- Associated Press - Wednesday, May 11, 2016

BIRMINGHAM, Ala. (AP) - Gov. Robert Bentley said Wednesday that he hasn’t ruled out the possibility of a special session to wrap up unfinished business but legislators need a break first.

“We’ll make that decision in the next couple of months,” Bentley said in Birmingham after speaking at a biotech industry meeting. “We want the legislators to go on vacation, have a little relaxation, and then maybe come back.”

Bentley’s comments come just days before jury selection is scheduled to begin in House Speaker Mike Hubbard’s ethics trial. Bentley, Senate President Pro Tem Del Marsh and a number of state legislators and lobbyists have been subpoenaed to testify at the trial.

Hubbard faces 23 felony ethics charges accusing him of using his political position to benefit his personal businesses. The governor on Wednesday wouldn’t comment on the upcoming trial but said he’ll “have to testify” if called.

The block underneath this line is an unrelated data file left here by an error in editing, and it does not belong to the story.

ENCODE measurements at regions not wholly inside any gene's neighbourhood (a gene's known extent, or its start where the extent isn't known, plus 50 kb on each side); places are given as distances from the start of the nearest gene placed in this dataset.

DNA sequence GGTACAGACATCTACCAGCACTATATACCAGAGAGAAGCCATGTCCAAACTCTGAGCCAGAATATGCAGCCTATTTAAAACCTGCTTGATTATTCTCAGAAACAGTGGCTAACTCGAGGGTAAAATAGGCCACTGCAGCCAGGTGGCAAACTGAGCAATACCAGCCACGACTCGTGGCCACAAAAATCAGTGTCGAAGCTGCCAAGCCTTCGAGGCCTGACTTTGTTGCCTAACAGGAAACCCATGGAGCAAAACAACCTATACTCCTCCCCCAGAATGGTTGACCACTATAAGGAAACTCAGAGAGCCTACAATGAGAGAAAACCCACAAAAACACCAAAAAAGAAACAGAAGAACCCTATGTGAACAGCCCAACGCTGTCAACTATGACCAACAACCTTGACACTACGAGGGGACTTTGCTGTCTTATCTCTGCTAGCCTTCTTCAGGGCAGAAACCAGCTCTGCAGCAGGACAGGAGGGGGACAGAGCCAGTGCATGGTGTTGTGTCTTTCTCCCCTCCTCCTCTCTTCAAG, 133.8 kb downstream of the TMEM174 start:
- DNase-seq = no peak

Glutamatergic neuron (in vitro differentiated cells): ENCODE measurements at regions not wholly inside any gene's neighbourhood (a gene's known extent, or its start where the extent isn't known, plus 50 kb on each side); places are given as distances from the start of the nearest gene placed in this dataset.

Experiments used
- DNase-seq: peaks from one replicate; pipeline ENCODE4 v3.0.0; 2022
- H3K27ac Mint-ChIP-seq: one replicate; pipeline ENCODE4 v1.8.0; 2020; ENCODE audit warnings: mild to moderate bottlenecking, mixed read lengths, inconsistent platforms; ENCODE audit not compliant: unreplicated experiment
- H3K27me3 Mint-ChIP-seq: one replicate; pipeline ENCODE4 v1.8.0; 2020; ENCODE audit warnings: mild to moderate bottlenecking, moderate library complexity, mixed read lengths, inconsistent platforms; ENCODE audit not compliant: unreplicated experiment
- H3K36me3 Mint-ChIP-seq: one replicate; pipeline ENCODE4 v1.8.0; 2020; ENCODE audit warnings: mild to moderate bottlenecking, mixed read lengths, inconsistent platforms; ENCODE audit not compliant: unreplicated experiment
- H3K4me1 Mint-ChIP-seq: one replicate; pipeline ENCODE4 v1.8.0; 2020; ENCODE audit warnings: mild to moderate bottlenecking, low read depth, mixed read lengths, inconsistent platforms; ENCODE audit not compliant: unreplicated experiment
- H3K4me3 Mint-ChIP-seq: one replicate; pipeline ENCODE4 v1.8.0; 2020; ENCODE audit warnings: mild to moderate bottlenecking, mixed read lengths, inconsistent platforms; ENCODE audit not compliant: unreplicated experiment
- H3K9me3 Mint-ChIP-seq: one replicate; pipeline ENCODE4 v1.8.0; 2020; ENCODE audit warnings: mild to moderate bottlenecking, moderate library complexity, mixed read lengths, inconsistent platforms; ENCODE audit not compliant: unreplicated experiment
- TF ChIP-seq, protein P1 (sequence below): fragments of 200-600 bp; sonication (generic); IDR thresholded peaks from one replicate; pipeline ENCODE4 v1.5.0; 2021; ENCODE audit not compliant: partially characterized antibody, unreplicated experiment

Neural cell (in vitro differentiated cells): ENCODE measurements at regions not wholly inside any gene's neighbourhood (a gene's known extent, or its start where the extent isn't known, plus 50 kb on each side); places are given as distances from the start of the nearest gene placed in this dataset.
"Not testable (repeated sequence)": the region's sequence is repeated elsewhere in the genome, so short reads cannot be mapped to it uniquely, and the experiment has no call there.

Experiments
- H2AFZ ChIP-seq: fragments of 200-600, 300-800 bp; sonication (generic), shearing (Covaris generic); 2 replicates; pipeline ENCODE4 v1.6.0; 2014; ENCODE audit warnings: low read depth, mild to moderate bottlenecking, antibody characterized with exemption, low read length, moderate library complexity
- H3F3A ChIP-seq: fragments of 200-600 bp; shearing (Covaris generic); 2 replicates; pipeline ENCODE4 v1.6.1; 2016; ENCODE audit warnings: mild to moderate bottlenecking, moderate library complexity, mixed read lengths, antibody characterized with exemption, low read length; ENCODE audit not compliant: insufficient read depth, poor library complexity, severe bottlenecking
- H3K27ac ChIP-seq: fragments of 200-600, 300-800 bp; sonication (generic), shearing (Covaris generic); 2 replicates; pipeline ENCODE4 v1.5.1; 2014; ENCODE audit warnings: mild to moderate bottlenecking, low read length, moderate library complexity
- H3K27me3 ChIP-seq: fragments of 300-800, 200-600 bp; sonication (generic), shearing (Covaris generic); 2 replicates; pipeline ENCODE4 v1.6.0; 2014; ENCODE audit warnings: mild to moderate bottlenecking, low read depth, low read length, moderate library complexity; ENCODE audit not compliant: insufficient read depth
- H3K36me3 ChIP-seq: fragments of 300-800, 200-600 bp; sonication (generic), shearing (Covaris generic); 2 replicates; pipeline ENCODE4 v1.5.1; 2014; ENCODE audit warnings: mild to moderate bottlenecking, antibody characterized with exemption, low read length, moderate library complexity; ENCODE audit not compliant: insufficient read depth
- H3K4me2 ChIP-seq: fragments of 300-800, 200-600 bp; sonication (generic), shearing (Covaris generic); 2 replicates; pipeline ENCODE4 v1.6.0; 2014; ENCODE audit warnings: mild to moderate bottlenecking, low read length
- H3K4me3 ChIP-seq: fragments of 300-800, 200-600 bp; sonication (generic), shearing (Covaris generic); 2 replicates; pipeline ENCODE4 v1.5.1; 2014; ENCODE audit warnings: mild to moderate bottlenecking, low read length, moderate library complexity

Legislators last week left the statehouse with three major items unfinished: Medicaid funding, the BP oil spill settlement distribution and prison construction.

Medicaid officials say the agency needs an additional $85 million to stave off damaging cuts. Bentley said that number is “really a minimum.”

Republican Rep. Jim Patterson on Wednesday urged Bentley to call a special session to address the BP settlement distribution, which died after a coalition of coastal lawmakers said their region should get a larger share of the $1 billion payout. Proponents of the plan argued that coastal counties had already been compensated from additional settlement funds.

“We owe it to the taxpayers of Alabama to utilize every dime available to us to ensure the future financial stability of this state,” Patterson said in a statement. “We are sent to Montgomery to make these tough decisions, and I believe the use of the BP settlement funds needs to be resolved as soon as possible, and certainly before the next legislative session begins.”

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